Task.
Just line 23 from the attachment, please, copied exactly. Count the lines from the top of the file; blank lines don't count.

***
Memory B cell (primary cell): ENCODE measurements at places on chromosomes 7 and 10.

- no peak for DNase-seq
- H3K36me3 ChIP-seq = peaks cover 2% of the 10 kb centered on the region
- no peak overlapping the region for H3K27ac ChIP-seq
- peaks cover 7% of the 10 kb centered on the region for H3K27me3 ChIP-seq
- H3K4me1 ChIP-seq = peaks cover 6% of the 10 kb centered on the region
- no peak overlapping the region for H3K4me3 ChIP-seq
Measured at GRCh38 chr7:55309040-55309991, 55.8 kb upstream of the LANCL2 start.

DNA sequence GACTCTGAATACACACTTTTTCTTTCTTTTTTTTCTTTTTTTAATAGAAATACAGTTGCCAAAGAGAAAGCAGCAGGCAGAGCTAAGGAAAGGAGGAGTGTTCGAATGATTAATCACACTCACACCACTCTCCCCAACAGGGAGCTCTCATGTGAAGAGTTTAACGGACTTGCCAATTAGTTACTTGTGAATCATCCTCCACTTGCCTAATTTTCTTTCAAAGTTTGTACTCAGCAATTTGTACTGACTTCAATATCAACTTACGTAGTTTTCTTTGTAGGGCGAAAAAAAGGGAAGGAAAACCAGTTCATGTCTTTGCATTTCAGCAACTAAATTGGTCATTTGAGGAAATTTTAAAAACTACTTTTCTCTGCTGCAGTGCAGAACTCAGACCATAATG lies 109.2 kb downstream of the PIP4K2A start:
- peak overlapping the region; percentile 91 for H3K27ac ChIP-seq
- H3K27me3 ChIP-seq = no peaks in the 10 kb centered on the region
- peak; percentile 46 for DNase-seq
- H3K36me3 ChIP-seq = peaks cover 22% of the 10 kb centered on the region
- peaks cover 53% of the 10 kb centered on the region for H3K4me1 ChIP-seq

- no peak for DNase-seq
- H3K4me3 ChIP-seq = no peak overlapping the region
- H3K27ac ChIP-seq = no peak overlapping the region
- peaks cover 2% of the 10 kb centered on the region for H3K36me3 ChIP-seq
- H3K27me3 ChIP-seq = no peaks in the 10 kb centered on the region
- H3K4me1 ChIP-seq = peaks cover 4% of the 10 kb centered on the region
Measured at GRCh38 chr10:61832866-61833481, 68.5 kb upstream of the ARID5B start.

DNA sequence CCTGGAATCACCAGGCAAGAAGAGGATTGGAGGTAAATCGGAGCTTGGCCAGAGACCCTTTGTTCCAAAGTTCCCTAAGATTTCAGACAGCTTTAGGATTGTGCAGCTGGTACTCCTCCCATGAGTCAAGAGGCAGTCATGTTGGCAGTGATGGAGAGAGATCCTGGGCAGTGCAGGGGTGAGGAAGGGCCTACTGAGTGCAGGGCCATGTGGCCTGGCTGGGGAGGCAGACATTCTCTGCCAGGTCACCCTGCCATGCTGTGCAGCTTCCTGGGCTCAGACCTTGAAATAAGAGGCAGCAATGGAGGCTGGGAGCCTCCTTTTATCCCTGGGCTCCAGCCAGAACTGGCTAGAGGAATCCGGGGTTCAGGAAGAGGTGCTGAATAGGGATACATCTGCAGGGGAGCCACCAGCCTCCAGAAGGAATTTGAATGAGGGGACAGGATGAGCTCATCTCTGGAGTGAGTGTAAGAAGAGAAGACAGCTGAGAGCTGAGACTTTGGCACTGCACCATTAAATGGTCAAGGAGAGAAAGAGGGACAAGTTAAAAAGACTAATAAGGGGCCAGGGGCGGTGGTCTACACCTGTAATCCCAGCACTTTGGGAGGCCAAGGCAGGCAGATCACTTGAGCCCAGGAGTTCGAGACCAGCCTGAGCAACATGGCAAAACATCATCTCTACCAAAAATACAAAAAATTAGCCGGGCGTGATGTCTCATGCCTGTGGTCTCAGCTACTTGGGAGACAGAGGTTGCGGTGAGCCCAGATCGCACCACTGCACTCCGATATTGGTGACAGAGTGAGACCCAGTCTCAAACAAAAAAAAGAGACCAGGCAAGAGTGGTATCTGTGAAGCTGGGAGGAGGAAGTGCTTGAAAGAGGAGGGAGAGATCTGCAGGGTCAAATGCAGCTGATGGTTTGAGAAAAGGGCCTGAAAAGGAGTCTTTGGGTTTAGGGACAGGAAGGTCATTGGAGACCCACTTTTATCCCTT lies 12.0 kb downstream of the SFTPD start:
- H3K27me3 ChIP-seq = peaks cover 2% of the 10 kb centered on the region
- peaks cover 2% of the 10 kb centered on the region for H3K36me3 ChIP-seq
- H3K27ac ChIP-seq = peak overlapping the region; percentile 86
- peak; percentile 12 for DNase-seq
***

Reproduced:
- H3K27me3 ChIP-seq = peaks cover 2% of the 10 kb centered on the region